Institute for War and Peace Reporting | Giving Voice, Driving Change

Baghdad Cabbies' Survival Tips

Driving the capital’s roads has long been akin to negotiating a deadly obstacle course.
By Mohammed Furat
From behind the wheel of his taxi, Ahmed has seen the violence of Baghdad in widescreen.



“The streets of the capital were like the jackal that eats its children,” he said, recalling the bloodiest days of the recent conflict.



A trim, dapper Shia Muslim man who asked for his real name to be withheld, Ahmed started driving a taxi as a teenager, ten years ago. He said he survived danger by becoming a silent student of the street. While his passengers speak freely about the latest news, Ahmed gives away nothing of his own views.



“I am the sponge that absorbs the anger, excitement and frustration of people,” he said. “I am always agreeable, in my mind counting down the miles to the next destination and the next fare.”



For much of the last decade, the roads of Baghdad have been a deadly obstacle course for taxi drivers. They were shot by jittery American soldiers for getting too close to their convoys, killed by militants for entering the wrong neighbourhoods and robbed by criminals who found them easy targets.



Baghdad taxi drivers have been exposed like no other profession to the changing fortunes of their city. With the exception of ambulance crews and police patrols, no one spends longer on the streets than them.



In the days of Saddam Hussein, many taxi drivers were on the payroll of the regime, which regarded them as an extension of its espionage apparatus. Today’s taxi drivers are as likely to share as gather information in their vehicles.



But those drivers who entertain themselves by exchanging rumours and reports with passengers must steer clear of the conversational potholes left behind by the conflict. They prefer to avoid controversy and instead to listen carefully, holding up a mirror to their passengers’ moods.



Hayder, an amiable ethnic Turkoman, said he always tried to identify with the people in his taxi, “I change my temperament according to my customer’s feelings, making it bitter or sweet.”



Like Ahmed, Hayder did not wish to be identified by his real name. He said he had worked as a driver since 2007, after years spent trying unsuccessfully to get a government job. A technology graduate in his late twenties, he left his studies in 2004, when unemployment in Iraq was at its peak.



“I am very ambitious but nothing I hoped for materialised... Never in my wildest dreams did I imagine I would become a taxi driver,” he said.



Hayder said he even tried joining the military but was turned away, “The officer looked at my papers and mocked me. He said I was too old to be enlisted. I was only 25 but the standard age for joining the military is 18.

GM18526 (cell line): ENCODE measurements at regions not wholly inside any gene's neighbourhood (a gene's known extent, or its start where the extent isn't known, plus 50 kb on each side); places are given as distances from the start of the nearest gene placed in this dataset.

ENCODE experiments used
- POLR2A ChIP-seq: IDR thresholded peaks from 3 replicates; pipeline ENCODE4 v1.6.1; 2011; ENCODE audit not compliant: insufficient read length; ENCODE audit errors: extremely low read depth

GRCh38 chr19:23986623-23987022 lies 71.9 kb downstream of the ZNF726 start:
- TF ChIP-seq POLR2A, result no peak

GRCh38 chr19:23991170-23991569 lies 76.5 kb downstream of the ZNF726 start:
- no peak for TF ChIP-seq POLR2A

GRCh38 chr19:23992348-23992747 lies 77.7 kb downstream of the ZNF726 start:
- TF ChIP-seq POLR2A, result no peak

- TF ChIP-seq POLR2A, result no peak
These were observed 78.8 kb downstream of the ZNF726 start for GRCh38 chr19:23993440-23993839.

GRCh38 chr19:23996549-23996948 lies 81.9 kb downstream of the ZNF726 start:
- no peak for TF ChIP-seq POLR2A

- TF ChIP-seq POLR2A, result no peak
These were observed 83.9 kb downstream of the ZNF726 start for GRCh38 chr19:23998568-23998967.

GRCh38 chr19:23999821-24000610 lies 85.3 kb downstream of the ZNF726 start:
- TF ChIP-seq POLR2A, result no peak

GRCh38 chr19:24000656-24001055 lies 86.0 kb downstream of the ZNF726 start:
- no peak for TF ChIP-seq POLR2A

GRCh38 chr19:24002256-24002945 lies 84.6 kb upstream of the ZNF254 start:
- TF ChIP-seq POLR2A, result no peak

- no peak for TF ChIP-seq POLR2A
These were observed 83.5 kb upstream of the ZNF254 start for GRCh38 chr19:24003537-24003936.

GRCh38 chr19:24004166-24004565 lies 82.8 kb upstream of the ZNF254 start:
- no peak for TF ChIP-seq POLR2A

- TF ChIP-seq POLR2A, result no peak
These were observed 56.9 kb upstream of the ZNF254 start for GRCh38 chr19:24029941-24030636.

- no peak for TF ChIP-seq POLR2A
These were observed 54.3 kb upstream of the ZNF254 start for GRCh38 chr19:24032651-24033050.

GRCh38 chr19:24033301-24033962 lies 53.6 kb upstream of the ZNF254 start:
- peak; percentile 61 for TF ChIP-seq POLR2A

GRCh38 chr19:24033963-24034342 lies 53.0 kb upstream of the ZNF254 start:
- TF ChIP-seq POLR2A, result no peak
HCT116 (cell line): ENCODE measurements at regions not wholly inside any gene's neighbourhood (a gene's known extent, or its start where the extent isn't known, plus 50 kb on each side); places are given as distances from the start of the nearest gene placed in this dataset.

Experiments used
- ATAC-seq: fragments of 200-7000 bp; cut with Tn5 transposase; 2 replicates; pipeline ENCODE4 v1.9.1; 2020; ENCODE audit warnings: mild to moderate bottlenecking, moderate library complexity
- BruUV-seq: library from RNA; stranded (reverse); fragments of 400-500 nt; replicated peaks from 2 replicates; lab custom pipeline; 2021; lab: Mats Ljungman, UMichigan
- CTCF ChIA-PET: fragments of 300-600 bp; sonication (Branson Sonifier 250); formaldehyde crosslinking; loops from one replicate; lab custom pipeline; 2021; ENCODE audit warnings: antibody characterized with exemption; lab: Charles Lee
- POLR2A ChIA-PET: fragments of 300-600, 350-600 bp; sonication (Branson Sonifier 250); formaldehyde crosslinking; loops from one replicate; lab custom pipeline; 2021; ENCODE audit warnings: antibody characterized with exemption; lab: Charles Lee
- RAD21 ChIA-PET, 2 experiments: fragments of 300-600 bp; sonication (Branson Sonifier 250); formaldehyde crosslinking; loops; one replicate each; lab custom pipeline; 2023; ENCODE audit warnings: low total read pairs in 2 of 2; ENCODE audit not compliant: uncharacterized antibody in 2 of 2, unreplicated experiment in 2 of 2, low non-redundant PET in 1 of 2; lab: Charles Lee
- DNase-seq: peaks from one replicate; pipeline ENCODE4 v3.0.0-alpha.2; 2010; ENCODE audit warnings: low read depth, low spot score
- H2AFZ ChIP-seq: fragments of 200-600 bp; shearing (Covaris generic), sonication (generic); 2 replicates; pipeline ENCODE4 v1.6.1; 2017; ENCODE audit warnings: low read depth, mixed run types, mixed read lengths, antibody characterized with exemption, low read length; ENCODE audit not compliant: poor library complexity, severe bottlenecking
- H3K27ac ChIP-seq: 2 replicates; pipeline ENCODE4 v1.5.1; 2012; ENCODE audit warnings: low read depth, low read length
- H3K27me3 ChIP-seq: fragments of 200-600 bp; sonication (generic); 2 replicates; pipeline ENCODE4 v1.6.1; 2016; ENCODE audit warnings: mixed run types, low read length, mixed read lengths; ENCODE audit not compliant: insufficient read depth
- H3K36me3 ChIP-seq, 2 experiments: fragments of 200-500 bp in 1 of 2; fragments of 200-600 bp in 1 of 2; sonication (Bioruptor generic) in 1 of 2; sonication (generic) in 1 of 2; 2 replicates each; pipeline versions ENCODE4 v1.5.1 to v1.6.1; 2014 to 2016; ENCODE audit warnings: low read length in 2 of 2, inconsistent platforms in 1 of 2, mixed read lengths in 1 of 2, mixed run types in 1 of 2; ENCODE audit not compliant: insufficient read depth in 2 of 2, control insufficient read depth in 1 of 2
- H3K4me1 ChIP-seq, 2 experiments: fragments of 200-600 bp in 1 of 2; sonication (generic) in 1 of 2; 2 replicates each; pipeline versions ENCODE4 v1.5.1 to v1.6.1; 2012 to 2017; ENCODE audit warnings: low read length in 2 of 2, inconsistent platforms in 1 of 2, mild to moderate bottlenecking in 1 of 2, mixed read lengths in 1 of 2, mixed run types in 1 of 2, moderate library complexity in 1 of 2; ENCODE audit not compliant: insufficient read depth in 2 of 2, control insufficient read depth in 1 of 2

“I am still young but this country makes you feel older than you really are.”



Hayder has bitter memories of the conflict and little regard for any of its participants, whether the American military, the insurgents or the militiamen. He recalls travelling along the highway to the airport and having to swerve hard to avoid a corpse dumped from the vehicle ahead. His friends from across the sectarian divide have lost their homes to the fighting and one lost his life – “taken by the storm,” as Hayder puts it.



His closest brush with death came when he was abducted by militiamen who mistook him for a Sunni.



“They put me in the boot of my car and drove off,” Hayder said. “A checkpoint saved my life. I noticed my car had slowed down, so I forced open the boot and stumbled out. I could hear bullets around me so I ran.”



When he returned to the scene, his car was still there but the militiamen were gone.



Despite the risks, Hayder said he has grown to accept his job as the only means of providing for his wife and three children, “My wife tells me to be careful when I go out. I tell her that going out is in my hands, but returning to you is in God’s hands.”



When he passes a wedding procession on the street, Hayder said he turns up the music in his car, an ageing silver Daewoo. “I cheer up, using my horn and following the party until I have to find a passenger again,” he said.



Taxi drivers witnessed first-hand the way the conflict has changed social mores, as their vehicles became a space for confession – and seduction. Ahmed recalls giving a lift to a widow and her two children.



“She complained about being lonely. Then she offered me casual sex, provided I could arrange a safe location,” he said.



“The sexual tension was undermined by the fact that both her sons were beside her, listening. I gave her my practiced response: a cold, meaningless smile and a polite no.”



With a faint smile, Ahmed recalled another time when he picked up a passenger who kept looking at a small piece of paper held tightly in his hands.



“He told me he was a Sunni and was trying to memorise the names of the twelve Shia imams, in case the car was stopped by Shia militiamen,” he said.



The names of the Shia holy leaders were commonly used as a test of sectarian origin during the conflict.



Ahmed said he also finds his profession feeds his interest in his city, “At the end of the day, I collapse with my eyes swollen and my mind burnt. Stories and faces appear until sleep seizes me.”



Ahmed, who supports his mother, sister, brother and wife with his earnings, said a single image from the last decade haunts him.



“I was driving along one of the bridges in Baghdad and saw this young man, walking with his parents. He had a beautiful face and he was completely blind – his parents were helping him along,” he said.



“I don’t know whether it was a violent injury that had blinded him but I saw him nonetheless as a symbol of our suffering – a symbol of a city that sacrifices its children.”



Mohammed Furat is an IWPR local editor based in Erbil.

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